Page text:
Americans don't generally like to think this way, but the United States of America is more descended from Massachusetts than Virginia – an important distinction because the people who settled Virginia were adventurers and entrepreneurs. The people who settled Massachusetts were religious zealots who had left England as an act of dissent against the Church of England, which they considered too Popish. Their dissent was against a certain kind of religion, but not in favor of religious freedom. They came to America assuming the power of the state over the religious convictions of the civic body.

TD: They just wanted a different religion to do the coercing?

Carroll: Exactly. Of course, these folks thought of themselves as reenacting the journey of Exodus. What was the city on a hill? Jerusalem, of course – a biblical reference. They had been brought out of the slave condition of a Popish church. They were now across the water – think of "the Jordan River" as the Atlantic Ocean – in the promised land, the land flowing with milk and honey. Hello, there are Canaanites here.

Finally, after 1,600 years, the true vision of Jesus Christ was going to be realized – and there was no room for another way of looking at it, no room for what we would call dissent, and certainly no room for any tolerance of the "paganism" of the Native Americans. One of the first manifestations of the settlers' zealotry was the religious coercion that began to mark their relationships with the Native Americans they met right here in this very place where we're now talking. They felt empowered to offer the ancient choice of conversion or death to the people they called the Indians.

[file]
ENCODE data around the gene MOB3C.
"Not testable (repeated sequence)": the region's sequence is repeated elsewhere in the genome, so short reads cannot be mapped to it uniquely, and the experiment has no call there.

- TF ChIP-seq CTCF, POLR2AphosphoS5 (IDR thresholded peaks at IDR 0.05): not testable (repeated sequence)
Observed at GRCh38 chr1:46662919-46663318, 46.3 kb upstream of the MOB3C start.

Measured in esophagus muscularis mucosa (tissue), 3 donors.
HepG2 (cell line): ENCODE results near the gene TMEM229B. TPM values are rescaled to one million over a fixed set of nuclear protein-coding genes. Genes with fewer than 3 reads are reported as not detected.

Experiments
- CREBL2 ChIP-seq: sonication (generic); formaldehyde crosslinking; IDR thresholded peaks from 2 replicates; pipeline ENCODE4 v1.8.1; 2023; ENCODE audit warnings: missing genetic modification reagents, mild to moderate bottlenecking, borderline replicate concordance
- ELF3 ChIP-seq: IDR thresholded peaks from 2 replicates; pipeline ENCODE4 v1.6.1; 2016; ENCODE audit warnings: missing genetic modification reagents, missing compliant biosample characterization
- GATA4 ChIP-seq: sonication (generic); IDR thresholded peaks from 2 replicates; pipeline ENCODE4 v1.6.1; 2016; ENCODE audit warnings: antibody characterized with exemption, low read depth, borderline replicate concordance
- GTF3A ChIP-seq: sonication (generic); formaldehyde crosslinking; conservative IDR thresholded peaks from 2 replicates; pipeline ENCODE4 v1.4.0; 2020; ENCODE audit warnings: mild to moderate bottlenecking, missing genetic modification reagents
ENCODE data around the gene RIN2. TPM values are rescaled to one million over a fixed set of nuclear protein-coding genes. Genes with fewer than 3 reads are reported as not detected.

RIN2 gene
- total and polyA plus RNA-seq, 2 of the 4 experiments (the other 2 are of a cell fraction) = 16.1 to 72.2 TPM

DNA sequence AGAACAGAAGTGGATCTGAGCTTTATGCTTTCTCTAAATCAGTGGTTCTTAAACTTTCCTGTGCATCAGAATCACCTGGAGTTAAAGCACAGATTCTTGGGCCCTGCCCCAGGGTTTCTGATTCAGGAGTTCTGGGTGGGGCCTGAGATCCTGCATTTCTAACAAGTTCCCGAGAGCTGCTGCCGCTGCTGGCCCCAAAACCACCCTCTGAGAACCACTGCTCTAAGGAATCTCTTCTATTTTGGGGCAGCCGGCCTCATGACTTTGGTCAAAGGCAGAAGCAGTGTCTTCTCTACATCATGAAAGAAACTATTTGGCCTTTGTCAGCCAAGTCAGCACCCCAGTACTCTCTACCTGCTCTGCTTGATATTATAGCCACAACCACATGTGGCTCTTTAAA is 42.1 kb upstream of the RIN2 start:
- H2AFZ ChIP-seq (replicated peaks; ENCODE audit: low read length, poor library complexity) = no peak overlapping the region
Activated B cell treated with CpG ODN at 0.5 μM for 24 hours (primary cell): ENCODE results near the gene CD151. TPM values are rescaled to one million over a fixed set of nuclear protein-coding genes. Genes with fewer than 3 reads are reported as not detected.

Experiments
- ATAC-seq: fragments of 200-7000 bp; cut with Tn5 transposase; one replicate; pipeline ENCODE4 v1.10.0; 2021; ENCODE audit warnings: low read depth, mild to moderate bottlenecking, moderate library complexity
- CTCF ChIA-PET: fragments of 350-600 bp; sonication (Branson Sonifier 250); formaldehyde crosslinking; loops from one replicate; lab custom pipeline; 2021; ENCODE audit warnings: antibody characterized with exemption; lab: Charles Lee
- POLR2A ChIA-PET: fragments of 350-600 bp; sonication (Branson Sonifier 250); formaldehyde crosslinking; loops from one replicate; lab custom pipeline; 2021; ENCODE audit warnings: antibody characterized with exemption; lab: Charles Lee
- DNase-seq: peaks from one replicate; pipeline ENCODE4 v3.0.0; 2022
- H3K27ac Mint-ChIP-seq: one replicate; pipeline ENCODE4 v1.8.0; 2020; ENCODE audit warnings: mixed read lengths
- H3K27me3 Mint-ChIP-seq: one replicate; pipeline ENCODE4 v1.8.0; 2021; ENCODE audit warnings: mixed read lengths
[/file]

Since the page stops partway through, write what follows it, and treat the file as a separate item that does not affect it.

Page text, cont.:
One of the members of this early party objected. His name was Roger Williams and he rejected the coercive violence he saw wielded against native peoples. He rejected the whole idea that the magistrate should be in charge of the religious impulse of the citizen. As a result, he was banished from Boston, exiled to Salem, then banished from Salem. Finally, he started his own foundation in what we call Rhode Island and organized a new kind of state in which the magistrate would have no power over the religious practice of the citizens. This is all within the first generation.

Roger Williams lost the argument in his own day, but he planted the seed of something. He was the first person to use the phrase, "wall of separation" between the magistrate and the religion. One hundred eighty years later, Thomas Jefferson picks up that phrase to describe the distinction between the church and the state...."